This pandemic is a watershed moment in our human experience for many reasons, but for many professionally powerful people, it’s introduced the notion of ‘powerless’ and its accompanying sense of humility and empathy back into their mindset; and with humility we are able to connect to our shared humanity, and with each other.

My client’s observations also captured the concerns that have consumed me on a personal level for the past several years: Long before this viral pandemic came into being, I’d been troubled by the pandemic of hubris and misaligned power that has been destroying our world, apace.


Through my research and clinical practice, I’ve been shown time and time again that “power” as we’ve come to define it-wealth, privilege, position, celebrity-doesn’t prevent us from experiencing pain, illness, disease, or suffering. We expect wealth and attainment to make us impermeable, omnipotent, and untouchable. But crisis of any kind reminds us of just how fragile we truly are.

In my book, “Fragile Power: Why Having Everything is Never Enough,” I address how power and hubris distort our individual and relational well-being. Over the last few weeks, the findings of my book have played out loudly and painfully on an international stage. What we’ve seen is that when aggression and hubris reach toxic levels, the universe steps in and recalibrates to establish a new sense of order.

One of my patients based in New York City, a communication executive, described the coronavirus crisis as a “slow-moving, global 9-11.” Another patient-a high-profile entertainment lawyer-was struck by the universal implications. “This has no boundaries,” he declared with wonderful insight. “It’s affecting everyone regardless of religion, race, economic status, sexual identity…age. It will forever change the course of humanity.”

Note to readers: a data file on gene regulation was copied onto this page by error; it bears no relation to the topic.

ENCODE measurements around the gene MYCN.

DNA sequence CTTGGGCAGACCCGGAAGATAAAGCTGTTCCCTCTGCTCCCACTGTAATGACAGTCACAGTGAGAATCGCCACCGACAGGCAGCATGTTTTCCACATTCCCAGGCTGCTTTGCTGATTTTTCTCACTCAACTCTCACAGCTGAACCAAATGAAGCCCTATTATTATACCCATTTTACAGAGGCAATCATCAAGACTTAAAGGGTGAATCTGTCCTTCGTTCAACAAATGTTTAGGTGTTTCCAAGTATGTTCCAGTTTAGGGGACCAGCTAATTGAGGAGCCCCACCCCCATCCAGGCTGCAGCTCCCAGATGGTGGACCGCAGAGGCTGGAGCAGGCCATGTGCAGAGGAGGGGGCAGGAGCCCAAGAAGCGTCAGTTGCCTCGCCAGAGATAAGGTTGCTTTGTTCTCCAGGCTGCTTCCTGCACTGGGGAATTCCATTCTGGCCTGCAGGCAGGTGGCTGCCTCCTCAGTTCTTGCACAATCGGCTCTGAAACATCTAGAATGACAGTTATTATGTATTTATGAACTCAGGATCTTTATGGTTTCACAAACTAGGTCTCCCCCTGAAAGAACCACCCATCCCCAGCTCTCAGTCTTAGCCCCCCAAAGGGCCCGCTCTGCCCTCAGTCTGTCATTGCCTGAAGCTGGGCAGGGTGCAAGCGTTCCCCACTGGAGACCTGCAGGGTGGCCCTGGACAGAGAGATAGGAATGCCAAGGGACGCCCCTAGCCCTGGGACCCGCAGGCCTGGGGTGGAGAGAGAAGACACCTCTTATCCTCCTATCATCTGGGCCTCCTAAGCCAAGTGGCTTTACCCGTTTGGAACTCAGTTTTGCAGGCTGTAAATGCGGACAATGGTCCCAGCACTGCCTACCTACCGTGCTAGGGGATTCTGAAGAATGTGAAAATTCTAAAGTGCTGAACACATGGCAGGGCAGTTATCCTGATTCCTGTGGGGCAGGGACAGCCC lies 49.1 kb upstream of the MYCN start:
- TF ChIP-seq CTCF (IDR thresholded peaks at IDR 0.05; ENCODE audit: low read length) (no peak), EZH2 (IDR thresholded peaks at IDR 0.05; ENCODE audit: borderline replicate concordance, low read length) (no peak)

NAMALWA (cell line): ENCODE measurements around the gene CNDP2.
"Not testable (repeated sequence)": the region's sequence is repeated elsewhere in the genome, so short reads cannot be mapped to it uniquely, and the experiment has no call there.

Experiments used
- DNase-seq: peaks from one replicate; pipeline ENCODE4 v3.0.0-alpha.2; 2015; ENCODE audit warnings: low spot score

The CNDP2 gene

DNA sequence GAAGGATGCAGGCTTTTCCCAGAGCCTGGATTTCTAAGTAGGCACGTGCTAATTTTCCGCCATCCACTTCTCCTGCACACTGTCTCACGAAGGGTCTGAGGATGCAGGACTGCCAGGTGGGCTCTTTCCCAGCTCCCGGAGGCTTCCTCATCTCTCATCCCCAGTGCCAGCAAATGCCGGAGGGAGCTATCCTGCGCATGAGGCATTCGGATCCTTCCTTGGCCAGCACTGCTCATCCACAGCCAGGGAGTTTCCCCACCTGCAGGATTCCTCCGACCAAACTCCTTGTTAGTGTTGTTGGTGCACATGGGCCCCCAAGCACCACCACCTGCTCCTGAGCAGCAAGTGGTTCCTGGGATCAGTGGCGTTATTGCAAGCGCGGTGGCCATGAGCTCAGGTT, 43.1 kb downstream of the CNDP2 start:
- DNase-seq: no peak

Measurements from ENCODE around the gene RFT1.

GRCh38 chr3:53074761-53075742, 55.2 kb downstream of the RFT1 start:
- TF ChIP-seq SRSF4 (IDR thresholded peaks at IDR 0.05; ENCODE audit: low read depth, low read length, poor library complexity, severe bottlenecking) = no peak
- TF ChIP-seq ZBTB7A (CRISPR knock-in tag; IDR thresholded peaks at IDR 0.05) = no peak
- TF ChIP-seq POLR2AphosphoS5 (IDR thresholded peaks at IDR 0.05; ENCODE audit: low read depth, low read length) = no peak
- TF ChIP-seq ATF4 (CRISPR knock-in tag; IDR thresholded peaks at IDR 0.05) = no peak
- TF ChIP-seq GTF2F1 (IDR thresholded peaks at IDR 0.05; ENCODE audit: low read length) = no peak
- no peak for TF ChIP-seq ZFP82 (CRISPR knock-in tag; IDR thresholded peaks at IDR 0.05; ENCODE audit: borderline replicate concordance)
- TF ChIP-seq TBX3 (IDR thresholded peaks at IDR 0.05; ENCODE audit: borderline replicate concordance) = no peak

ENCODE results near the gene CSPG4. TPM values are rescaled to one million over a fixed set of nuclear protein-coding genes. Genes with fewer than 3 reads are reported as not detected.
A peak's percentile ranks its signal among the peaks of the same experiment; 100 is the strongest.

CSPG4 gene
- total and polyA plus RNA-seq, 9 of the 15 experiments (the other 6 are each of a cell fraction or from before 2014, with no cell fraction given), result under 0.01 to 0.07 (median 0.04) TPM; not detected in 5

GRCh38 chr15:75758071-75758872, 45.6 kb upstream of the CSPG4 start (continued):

As scary as that sounds, I pray his premonition is right.

Today, our survival depends on both individual and global realignments. We must move from the shadow of hubris into the light of humility. We must honor Mother Nature rather than exploiting her; we must increase our compassion rather than our consumption; we must worship the golden rule rather than a golden calf; and, we must unite ourselves in a symphony of “we” rather than focusing on the cacophony of “me.”


I am optimistic we will succeed in this task. I’ve seen glorious transformations occur in my clients as they’ve healed and grown-not by acquiring power and things, but rather by embracing humility when confronting the fragility of life. My prayer is that once through this pandemic we will surrender our hubris, our addiction to toxic power and assume more humility and compassionate relationships with each other and the natural world we’ve been given the privilege to inhabit.

In health and repair,

Dr Paul

Dr. Paul, more:

Dr. Paul Hokemeyer

Dr. Paul Hokemeyer

Paul Hokemeyer , J.D., Ph.D., is an internationally renowned Marriage and Family Therapist licensed in the states of New York and Colorado. He appears regularly in a variety of media outlets including CNN, FOX News, The New York Times and The Wall Street Journal. In addition to maintaining a clinical and consulting practice, he works as a case manager to ultra high net worth and celebrity patients to ensure they obtain the highest level of clinical care.

You can read more about Dr. Paul and his work at